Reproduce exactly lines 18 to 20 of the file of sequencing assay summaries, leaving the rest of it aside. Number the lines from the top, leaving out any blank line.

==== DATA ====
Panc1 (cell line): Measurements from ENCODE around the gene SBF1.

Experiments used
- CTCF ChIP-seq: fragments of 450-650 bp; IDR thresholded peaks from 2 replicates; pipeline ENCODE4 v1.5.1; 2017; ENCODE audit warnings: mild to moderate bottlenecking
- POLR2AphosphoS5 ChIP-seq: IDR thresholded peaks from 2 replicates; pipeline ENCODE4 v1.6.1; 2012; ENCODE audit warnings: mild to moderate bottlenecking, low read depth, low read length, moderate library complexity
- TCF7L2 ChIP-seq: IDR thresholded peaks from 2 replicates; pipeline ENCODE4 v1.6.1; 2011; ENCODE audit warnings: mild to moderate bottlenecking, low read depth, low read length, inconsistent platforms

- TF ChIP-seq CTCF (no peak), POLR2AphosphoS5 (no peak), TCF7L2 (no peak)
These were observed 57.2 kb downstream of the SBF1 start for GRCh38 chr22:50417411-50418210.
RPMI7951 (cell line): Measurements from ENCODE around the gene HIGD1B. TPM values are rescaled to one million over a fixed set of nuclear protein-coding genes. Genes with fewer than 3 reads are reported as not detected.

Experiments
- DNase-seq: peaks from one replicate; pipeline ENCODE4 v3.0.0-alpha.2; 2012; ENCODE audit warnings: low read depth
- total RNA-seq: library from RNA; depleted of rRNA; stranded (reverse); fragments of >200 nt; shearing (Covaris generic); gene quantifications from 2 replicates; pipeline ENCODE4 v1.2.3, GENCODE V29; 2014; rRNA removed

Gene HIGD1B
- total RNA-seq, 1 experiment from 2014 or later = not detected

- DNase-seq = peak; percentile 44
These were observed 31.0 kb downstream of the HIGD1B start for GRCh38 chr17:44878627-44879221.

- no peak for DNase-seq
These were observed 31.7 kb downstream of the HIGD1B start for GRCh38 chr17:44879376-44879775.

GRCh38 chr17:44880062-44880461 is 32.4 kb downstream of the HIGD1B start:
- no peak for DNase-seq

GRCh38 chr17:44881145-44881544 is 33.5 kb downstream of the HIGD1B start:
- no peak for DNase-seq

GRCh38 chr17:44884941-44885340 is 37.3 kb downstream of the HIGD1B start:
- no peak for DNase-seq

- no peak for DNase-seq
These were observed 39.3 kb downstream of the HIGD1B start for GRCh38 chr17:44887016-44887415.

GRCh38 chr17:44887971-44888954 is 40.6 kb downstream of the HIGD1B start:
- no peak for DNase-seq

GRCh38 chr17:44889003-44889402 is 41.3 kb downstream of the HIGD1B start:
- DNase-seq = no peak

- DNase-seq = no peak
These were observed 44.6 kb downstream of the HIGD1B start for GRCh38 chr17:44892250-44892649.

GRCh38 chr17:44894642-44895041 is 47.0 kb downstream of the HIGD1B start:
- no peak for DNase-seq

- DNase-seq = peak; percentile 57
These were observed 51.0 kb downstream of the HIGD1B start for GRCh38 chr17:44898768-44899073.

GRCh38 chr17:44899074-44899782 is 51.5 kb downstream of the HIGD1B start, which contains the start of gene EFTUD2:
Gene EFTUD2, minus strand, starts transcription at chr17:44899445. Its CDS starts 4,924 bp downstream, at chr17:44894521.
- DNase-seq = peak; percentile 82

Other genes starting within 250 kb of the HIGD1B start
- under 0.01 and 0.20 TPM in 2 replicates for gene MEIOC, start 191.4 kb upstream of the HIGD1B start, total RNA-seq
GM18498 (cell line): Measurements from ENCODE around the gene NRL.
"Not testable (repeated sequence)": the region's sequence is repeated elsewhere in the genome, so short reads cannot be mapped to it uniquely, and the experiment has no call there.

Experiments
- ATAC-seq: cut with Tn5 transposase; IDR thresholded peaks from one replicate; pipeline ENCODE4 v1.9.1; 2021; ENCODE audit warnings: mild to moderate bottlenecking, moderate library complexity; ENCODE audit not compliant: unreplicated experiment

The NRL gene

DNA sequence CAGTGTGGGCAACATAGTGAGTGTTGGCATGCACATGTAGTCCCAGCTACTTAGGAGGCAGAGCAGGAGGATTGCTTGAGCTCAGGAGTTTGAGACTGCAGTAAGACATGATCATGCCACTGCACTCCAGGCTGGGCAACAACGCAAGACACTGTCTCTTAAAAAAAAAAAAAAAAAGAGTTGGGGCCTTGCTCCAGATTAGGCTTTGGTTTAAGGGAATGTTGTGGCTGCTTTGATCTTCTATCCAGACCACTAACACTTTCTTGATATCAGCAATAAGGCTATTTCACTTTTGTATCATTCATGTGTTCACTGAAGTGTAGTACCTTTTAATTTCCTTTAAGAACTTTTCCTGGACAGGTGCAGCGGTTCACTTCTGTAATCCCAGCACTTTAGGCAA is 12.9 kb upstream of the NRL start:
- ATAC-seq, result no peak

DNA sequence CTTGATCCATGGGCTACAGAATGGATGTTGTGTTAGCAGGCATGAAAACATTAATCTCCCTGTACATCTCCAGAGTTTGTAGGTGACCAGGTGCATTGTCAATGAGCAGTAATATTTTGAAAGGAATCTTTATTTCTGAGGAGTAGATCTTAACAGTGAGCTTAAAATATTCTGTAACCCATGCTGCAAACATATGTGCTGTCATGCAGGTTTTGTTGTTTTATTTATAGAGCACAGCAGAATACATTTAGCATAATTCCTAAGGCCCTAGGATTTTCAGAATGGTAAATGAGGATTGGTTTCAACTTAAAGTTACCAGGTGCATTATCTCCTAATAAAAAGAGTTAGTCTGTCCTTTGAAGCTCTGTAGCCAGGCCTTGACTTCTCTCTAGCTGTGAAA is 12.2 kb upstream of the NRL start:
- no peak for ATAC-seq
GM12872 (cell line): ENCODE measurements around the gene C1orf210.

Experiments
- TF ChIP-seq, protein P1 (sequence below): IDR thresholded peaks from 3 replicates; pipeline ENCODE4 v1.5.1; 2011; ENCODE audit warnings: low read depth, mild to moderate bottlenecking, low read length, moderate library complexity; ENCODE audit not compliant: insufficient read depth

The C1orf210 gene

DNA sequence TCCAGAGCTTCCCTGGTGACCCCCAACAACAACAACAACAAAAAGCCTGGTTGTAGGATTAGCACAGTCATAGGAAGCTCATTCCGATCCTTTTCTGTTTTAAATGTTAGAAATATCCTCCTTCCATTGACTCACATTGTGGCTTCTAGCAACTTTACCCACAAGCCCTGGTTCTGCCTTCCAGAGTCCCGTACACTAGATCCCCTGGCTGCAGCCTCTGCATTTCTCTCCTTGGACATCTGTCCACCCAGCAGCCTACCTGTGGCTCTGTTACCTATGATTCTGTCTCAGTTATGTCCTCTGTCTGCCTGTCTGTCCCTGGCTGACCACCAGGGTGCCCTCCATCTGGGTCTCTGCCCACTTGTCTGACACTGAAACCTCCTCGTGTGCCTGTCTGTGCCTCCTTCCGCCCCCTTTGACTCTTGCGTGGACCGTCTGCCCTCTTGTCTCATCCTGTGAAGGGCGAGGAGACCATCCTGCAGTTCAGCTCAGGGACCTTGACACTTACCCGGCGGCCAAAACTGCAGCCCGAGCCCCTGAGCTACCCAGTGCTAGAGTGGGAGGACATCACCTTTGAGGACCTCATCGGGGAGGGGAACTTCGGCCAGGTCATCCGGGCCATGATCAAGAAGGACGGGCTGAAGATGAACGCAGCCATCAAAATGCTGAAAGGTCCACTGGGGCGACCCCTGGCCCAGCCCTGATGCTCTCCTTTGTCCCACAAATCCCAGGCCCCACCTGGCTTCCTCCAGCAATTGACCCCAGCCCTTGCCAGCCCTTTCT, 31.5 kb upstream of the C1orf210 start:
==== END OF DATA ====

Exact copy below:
GRCh38 chr17:44880062-44880461 is 32.4 kb downstream of the HIGD1B start:
- no peak for DNase-seq

GRCh38 chr17:44881145-44881544 is 33.5 kb downstream of the HIGD1B start: